For much of the digital age, IT organizations have maintained networking and security as separate teams with different priorities, expertise and technologies. However, that approach is inefficient now that organizations must secure more devices and users across more locations. Perhaps that’s why organizations should look to combine networking and security with secure access service edge (SASE). Let’s explore the concept.
The Way it Was
Traditional security methods meant to protect a central data center cannot be easily extended to cloud instances, distributed architectures and remote workforces. That’s why more organizations are adopting SASE. This is an emerging architecture that tightly integrates LAN and WAN networking functions with cloud-delivered security services. Analysts say the SASE market is growing by more than 30 percent annually. Moreover, Gartner predicts 80 percent of companies will be using it by 2025.
Enforcing security policies in a work-from-anywhere world is challenging because IT lacks physical control over the work environment. Remote workers use various devices, services and applications and connect to many different networks, including home and public Wi-Fi networks.
How Combining with SASE Makes it Better
SASE — pronounced “sassy” — addresses this challenge by allowing IT administrators to centrally set and manage security policies for all areas of the distributed network through a single management console. Policies regarding application access, web security, compliance and more can effectively follow users, devices and applications across all network access points. Uniformly applying security measures reduces the potential for security gaps or inconsistencies.
SASE also uses identity-based security mechanisms to authenticate and authorize users and devices based on their identities rather than their IP addresses. This approach enables granular control over access privileges and allows security policies to be tailored to specific user profiles.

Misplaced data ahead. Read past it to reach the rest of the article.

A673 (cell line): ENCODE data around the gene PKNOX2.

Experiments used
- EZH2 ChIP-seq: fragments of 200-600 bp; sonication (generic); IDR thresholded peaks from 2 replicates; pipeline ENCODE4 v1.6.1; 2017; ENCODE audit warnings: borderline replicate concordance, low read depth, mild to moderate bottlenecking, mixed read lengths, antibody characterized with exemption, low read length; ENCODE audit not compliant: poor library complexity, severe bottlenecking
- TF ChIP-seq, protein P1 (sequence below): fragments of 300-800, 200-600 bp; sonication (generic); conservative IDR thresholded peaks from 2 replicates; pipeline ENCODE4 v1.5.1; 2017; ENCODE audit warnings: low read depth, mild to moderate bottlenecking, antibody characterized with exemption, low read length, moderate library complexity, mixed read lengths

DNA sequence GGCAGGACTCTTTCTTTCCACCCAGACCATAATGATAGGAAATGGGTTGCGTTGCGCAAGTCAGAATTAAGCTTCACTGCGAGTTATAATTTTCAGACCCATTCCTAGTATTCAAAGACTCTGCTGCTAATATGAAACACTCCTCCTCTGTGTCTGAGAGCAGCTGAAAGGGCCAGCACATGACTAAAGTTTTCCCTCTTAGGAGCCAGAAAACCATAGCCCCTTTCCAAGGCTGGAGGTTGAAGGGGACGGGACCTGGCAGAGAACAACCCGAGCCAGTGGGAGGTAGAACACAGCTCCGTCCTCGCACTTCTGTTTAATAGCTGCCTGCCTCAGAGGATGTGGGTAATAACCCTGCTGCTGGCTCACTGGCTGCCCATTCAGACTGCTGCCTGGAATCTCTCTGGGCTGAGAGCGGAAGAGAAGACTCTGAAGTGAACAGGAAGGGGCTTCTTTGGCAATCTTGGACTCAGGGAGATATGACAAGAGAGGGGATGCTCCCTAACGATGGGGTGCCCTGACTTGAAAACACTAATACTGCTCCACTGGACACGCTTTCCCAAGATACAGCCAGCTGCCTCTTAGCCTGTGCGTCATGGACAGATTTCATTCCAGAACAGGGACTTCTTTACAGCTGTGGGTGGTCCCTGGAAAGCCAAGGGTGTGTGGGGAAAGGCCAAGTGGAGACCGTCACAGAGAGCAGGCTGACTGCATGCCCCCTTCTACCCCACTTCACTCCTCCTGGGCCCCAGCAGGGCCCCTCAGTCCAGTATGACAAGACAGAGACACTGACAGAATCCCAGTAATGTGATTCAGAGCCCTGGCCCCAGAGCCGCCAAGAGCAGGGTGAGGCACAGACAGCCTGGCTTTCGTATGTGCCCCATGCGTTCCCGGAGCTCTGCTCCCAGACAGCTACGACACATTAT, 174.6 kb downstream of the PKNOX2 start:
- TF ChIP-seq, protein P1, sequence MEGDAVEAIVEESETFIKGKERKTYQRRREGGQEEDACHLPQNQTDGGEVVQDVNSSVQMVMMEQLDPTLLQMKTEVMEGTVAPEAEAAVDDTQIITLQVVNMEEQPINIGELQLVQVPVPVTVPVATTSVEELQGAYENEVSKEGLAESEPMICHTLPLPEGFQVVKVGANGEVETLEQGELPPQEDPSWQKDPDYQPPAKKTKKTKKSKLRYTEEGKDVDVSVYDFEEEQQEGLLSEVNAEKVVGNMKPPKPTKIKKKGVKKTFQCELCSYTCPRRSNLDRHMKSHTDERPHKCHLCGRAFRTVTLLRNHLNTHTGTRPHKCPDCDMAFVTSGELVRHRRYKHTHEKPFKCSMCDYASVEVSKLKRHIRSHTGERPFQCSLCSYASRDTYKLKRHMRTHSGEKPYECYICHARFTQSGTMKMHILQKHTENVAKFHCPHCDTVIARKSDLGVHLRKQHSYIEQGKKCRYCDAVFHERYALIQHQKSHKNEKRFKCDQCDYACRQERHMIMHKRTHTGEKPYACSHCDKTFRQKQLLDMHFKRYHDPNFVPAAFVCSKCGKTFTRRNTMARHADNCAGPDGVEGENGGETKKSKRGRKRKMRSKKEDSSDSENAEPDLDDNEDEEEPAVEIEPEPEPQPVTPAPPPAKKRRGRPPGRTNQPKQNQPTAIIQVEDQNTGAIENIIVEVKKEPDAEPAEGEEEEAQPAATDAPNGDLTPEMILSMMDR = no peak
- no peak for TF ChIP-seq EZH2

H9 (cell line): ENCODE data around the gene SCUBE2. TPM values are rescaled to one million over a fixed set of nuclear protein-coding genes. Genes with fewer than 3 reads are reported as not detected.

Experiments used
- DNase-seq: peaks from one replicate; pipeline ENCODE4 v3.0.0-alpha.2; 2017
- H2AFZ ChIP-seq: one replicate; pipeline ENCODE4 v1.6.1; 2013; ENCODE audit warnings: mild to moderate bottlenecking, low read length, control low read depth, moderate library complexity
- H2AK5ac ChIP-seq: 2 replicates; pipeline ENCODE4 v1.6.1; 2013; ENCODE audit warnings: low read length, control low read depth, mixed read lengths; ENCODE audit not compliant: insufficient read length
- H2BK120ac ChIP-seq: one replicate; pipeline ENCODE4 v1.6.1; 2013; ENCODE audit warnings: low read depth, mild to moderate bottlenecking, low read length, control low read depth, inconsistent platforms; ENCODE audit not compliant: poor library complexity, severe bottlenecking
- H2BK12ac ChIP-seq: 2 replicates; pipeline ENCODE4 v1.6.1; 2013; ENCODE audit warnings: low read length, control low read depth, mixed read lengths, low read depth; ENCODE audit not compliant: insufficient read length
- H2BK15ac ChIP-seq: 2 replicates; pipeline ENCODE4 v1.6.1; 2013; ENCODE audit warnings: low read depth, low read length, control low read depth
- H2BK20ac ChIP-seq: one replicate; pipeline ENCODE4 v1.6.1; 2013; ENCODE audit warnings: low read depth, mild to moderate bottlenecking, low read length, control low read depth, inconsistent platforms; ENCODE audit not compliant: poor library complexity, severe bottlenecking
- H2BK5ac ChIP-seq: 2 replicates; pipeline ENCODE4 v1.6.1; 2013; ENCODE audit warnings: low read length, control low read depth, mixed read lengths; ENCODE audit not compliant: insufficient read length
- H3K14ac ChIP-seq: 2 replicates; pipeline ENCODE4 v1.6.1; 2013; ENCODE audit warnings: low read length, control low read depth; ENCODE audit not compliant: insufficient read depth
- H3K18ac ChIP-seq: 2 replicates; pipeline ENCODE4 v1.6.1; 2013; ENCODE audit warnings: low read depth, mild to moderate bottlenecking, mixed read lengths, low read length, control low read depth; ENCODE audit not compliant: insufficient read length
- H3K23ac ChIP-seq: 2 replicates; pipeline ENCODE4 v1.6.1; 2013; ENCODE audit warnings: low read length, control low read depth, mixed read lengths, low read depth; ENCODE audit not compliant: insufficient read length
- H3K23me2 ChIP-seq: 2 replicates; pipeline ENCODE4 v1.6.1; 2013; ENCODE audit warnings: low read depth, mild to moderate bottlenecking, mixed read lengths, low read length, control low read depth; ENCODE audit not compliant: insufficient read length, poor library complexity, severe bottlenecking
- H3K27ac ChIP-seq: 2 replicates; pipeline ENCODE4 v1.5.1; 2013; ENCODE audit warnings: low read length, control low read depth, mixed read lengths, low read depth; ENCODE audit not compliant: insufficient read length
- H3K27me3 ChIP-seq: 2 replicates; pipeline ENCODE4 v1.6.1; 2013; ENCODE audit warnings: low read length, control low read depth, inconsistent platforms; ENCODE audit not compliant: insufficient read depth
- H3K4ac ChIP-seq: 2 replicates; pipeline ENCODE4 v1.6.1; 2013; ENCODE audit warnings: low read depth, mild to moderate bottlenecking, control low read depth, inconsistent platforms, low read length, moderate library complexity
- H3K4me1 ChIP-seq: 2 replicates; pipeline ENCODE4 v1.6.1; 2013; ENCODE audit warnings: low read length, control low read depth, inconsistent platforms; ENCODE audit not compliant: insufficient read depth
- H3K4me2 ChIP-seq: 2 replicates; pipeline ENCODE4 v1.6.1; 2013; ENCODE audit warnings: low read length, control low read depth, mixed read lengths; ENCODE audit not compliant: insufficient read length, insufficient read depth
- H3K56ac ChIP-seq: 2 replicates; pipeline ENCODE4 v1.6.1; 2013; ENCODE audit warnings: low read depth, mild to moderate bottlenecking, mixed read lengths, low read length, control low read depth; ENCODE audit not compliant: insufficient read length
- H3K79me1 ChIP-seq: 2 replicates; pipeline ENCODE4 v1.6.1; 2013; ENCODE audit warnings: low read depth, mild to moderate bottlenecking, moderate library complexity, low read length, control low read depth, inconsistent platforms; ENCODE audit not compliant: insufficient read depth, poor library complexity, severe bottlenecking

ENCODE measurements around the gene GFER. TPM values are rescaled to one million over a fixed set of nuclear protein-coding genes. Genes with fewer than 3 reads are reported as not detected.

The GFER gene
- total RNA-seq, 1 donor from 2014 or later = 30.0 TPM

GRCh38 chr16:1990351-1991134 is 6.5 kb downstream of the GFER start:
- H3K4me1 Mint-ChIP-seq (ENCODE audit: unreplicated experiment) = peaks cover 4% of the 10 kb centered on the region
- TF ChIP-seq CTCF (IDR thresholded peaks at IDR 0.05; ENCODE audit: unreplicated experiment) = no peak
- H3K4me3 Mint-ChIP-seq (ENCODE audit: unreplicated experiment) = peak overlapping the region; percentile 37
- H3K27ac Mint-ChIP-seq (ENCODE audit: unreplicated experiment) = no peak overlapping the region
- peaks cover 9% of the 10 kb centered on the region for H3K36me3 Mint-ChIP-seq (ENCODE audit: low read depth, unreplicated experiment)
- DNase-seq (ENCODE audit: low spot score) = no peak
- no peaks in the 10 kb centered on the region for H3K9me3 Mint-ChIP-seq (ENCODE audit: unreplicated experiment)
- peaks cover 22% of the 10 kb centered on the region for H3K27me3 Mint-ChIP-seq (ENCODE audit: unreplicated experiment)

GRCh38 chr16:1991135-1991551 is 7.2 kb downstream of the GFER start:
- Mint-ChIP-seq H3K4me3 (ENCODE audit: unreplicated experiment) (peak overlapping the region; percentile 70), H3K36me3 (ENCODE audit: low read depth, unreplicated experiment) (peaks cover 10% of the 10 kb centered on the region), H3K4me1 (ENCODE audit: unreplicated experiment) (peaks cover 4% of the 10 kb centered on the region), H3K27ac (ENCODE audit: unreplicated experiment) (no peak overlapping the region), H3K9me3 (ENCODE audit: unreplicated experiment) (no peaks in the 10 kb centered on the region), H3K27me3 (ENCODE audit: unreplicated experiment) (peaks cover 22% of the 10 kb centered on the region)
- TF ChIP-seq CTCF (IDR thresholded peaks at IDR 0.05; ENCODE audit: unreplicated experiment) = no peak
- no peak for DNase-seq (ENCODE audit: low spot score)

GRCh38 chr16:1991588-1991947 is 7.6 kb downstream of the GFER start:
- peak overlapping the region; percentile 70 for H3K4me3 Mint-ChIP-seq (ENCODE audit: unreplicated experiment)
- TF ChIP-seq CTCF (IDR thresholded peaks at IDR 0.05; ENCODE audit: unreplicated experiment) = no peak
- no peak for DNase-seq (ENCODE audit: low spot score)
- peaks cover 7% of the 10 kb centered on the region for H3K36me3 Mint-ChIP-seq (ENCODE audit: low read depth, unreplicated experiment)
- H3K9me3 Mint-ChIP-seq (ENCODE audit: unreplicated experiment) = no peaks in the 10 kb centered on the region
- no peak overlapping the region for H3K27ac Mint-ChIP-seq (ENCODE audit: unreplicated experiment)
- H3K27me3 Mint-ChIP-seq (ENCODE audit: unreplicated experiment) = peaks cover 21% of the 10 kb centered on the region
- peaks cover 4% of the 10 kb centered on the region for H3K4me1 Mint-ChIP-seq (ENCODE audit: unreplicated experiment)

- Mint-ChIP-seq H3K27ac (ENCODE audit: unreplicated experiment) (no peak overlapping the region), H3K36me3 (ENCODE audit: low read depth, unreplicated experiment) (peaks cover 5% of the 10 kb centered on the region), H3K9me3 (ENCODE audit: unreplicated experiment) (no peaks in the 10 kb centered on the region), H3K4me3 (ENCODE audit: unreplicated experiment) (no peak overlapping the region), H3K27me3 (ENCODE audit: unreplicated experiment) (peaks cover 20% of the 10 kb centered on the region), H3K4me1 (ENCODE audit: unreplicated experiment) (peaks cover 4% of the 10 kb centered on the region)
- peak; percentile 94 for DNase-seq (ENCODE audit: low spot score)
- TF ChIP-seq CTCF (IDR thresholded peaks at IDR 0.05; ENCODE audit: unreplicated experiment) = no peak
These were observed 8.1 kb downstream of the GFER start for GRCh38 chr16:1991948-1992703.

SASE solutions generally comprise the following major components:
- A software-defined wide-area network (SD-WAN) to securely connect users to apps and locations.
- Domain name system (DNS) layer security to block malware and prevent callbacks to attackers.
- Secure web gateways for detecting and filtering malware from Internet traffic.
- Firewall-as-a-Service (FWaaS) to provide visibility and control of Internet traffic across all ports and protocols.
- Cloud access security brokers (CASBs) that control access to cloud services.
- Zero trust network access (ZTNA) that requires strong authentication and authorization of devices and users.
Building the Best SASE Framework
Building a SASE framework with components from multiple vendors is possible but isn’t always advisable. Although it might avert vendor lock-in, a multivendor approach can also result in interoperability and support issues. A single-vendor solution is easy to implement, ensures seamless integration and eliminates complexity. That’s why Gartner predicts two-thirds of enterprises will use a consolidated SASE solution from a single vendor or two explicitly partnered vendors.
Even vendors specializing in best-of-breed solutions are developing single-vendor options for their customers. For example, Aruba originally designed its SASE solution to integrate with almost all major cloud security vendors. However, company officials recently said they are looking to invest more in their own security portfolio in order to offer customers a single-vendor option. Contact us to discuss your SASE roadmap.